David Wojnarowicz’s Native American Inspiration and the “Killing Machine Called America”

Though Wojnarowicz, like most Americans, viewed Indians through a romanticized lens, his interest in the shared death space of those marked as expendable reveals the possibility for collaboration beyond life.
Considering his use of language like artillery in his visual art, it is unsurprising that David Wojnarowicz was first a poet. Walking through P.P.O.W.’s current exhibition, Soon All This will Be Picturesque Ruins: The Installations of David Wojnarowicz, I couldn’t stop thinking in poems. One poem in particular looped through me and around the works, the one-sentence poem that is simply the title of the collection, This Wound is a World by Billy-Ray Belcourt (2017) from the Driftpile Cree Nation.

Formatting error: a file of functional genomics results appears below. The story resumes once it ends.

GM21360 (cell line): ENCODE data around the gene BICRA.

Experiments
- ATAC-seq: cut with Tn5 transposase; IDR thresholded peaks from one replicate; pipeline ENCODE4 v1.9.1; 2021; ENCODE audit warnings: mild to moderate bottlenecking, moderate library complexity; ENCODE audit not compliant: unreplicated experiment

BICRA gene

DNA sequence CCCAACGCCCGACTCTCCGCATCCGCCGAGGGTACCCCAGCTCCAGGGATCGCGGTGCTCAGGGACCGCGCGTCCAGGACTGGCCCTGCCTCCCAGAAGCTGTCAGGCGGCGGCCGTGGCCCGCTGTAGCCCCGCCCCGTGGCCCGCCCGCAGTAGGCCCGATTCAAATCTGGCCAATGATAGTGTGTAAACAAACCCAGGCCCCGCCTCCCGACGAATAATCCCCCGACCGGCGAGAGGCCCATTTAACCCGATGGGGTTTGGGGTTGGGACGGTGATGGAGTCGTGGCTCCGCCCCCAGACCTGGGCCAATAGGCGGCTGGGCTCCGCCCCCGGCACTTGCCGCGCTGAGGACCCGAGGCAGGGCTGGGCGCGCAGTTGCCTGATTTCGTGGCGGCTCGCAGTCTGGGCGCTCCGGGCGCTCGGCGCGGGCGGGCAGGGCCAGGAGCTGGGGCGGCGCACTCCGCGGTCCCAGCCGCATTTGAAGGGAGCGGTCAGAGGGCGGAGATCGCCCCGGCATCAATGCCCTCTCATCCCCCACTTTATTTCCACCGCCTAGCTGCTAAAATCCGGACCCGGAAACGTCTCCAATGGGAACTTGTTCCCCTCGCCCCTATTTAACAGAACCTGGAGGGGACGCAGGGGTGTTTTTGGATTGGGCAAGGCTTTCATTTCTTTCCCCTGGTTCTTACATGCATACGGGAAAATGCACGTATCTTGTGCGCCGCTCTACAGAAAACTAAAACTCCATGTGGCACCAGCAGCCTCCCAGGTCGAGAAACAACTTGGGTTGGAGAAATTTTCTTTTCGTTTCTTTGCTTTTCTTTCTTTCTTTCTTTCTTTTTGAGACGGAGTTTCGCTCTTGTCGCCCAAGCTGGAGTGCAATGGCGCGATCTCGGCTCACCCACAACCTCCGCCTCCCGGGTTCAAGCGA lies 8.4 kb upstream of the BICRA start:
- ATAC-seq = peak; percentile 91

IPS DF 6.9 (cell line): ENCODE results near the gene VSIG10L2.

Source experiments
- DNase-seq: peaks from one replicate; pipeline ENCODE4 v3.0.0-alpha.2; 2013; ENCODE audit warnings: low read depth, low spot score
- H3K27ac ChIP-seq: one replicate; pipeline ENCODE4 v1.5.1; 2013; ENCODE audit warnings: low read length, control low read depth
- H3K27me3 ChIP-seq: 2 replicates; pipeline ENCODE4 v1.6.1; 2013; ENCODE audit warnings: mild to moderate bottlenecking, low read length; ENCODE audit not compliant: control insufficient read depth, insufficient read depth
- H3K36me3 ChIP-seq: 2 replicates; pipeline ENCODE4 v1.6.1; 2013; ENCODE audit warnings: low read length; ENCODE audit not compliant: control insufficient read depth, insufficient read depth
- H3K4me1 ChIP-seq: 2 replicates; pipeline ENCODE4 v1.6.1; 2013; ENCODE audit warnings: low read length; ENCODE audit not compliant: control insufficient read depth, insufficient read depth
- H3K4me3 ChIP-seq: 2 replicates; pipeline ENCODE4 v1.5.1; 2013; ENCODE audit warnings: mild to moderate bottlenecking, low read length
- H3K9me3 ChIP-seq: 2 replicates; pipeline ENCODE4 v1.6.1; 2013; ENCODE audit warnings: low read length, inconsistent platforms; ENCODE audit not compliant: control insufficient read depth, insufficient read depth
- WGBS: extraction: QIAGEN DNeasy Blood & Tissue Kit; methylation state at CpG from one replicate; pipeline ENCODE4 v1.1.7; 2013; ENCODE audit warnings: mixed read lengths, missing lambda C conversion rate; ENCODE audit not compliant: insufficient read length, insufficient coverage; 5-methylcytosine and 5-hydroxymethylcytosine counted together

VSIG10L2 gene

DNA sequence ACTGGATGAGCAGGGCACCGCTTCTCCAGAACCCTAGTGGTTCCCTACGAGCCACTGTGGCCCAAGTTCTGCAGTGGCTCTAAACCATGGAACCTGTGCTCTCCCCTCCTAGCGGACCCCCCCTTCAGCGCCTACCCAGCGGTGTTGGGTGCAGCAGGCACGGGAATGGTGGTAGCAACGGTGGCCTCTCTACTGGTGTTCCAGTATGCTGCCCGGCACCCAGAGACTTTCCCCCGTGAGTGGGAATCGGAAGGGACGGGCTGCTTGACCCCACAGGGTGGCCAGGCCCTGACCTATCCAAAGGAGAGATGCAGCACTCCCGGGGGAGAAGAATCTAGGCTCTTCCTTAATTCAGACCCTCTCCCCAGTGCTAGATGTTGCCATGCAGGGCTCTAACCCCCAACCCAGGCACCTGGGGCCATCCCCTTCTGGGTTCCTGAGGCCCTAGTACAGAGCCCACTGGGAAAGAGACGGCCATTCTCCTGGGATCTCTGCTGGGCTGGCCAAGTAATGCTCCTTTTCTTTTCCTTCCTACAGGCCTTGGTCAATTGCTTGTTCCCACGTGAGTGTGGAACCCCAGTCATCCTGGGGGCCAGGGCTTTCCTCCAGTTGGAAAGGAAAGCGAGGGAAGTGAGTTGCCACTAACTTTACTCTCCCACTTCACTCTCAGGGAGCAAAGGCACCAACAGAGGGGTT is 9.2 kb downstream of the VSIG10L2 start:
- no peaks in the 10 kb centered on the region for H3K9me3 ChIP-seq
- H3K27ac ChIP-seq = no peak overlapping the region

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Indian Slavery

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absolute power depends on absolute control over knowledge, which in turn necessitates absolute corruption

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“Politicians, Priests, and psychiatrists often face the same problem: how to find the most rapid and permanent means of changing a man’s belief…The problem of the doctor and his nervously ill patient, and that of the religious leader who sets out to gain and hold new converts, has now become the problem of whole groups of nations, who wish not only to confirm certain political beliefs within their boundaries, but to proselytize the outside world.” – William Sargant “Battle of the Mind”

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